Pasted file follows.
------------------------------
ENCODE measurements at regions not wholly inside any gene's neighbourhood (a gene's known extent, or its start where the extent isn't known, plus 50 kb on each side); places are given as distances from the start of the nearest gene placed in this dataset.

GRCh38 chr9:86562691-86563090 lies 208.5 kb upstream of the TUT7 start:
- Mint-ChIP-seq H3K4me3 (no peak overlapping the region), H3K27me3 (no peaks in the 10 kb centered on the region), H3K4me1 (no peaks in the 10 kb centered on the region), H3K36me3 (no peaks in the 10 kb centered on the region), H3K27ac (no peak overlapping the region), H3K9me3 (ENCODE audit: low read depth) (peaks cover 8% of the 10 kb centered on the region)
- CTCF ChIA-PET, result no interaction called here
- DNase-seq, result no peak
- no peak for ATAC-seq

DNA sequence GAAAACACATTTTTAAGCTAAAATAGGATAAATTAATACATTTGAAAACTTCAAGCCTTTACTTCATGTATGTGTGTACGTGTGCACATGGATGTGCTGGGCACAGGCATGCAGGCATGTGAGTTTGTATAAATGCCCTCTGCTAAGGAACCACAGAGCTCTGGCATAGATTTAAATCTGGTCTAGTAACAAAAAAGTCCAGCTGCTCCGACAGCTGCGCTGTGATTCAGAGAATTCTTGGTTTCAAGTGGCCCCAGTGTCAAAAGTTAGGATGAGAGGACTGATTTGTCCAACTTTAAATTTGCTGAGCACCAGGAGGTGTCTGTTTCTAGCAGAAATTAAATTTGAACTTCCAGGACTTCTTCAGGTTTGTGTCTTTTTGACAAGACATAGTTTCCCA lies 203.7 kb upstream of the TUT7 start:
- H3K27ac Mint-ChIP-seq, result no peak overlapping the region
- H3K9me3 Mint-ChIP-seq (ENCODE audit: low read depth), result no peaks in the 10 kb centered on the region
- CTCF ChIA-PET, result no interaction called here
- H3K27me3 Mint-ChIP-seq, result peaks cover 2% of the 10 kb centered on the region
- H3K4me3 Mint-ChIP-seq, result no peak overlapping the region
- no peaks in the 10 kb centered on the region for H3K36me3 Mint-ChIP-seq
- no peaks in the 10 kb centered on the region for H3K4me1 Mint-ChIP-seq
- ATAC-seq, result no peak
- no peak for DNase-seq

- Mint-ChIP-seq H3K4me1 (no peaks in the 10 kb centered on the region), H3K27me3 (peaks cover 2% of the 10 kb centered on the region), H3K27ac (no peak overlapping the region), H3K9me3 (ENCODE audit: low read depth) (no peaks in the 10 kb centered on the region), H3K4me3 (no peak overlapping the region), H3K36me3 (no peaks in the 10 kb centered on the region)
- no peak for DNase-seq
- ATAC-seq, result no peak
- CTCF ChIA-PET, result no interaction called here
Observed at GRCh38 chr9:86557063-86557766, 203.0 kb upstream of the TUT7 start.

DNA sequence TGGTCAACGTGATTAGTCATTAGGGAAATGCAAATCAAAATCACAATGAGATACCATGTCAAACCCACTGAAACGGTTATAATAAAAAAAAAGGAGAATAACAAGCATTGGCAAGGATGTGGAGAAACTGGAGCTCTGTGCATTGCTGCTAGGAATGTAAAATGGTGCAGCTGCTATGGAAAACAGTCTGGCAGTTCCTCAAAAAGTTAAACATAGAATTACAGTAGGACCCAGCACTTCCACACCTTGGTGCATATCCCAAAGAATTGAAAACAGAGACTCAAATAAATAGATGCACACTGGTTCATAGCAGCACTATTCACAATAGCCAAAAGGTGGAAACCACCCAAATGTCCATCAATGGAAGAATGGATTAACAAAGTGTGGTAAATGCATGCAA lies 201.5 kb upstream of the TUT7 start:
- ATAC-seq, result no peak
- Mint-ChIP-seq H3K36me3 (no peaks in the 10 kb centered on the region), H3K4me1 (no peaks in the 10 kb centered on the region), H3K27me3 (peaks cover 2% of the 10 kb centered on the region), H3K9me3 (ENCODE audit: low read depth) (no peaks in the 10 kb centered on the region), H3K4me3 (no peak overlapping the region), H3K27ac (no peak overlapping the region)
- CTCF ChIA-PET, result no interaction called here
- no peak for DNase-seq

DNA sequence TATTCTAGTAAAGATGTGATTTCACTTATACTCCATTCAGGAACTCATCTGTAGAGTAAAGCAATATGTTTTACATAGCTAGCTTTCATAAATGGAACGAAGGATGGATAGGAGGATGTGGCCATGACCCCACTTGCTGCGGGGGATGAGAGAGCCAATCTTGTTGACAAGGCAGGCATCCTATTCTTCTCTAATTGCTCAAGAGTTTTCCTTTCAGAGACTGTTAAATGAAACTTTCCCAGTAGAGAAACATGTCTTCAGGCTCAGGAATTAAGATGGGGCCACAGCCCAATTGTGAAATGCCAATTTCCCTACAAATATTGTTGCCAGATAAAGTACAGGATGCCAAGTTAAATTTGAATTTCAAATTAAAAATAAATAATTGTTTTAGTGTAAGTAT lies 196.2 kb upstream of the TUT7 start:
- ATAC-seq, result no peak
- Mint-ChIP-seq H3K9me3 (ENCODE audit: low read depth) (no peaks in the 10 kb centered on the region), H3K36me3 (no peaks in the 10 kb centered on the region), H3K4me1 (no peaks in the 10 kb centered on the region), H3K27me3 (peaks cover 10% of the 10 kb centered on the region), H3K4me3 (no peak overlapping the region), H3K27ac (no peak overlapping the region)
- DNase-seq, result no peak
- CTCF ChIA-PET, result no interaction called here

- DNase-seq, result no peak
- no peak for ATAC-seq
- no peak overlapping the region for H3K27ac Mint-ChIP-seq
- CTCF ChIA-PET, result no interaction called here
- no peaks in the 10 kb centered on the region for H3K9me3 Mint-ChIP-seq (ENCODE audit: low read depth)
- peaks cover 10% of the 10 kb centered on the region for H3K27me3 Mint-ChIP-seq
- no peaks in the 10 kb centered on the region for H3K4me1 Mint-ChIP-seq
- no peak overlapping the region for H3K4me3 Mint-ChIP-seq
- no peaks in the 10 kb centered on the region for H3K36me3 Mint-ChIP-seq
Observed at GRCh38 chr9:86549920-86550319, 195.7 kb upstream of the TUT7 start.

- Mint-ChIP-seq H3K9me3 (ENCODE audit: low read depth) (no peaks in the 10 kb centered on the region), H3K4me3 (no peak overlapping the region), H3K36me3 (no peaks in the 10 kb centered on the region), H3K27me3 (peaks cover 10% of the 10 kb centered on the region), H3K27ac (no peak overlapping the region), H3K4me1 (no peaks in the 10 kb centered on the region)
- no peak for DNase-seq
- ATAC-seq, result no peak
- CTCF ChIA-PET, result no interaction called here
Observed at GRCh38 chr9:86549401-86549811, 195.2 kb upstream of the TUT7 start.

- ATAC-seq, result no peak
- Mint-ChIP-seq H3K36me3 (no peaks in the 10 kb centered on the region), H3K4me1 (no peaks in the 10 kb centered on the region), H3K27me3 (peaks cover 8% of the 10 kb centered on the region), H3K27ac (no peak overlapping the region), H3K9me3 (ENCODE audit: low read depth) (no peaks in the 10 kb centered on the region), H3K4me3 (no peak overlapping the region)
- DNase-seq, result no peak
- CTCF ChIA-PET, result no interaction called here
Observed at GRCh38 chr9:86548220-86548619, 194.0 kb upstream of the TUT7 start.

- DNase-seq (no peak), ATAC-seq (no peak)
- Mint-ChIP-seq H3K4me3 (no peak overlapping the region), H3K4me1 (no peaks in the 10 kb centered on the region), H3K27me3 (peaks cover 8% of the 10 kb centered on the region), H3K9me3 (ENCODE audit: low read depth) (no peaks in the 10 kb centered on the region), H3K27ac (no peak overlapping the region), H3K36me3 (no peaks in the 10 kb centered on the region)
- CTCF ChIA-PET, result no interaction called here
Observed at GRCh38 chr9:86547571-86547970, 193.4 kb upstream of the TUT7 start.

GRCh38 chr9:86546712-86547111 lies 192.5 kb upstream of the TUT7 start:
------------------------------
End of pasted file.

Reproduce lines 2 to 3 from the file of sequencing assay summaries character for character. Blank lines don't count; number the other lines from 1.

GRCh38 chr9:86562691-86563090 lies 208.5 kb upstream of the TUT7 start:
- Mint-ChIP-seq H3K4me3 (no peak overlapping the region), H3K27me3 (no peaks in the 10 kb centered on the region), H3K4me1 (no peaks in the 10 kb centered on the region), H3K36me3 (no peaks in the 10 kb centered on the region), H3K27ac (no peak overlapping the region), H3K9me3 (ENCODE audit: low read depth) (peaks cover 8% of the 10 kb centered on the region)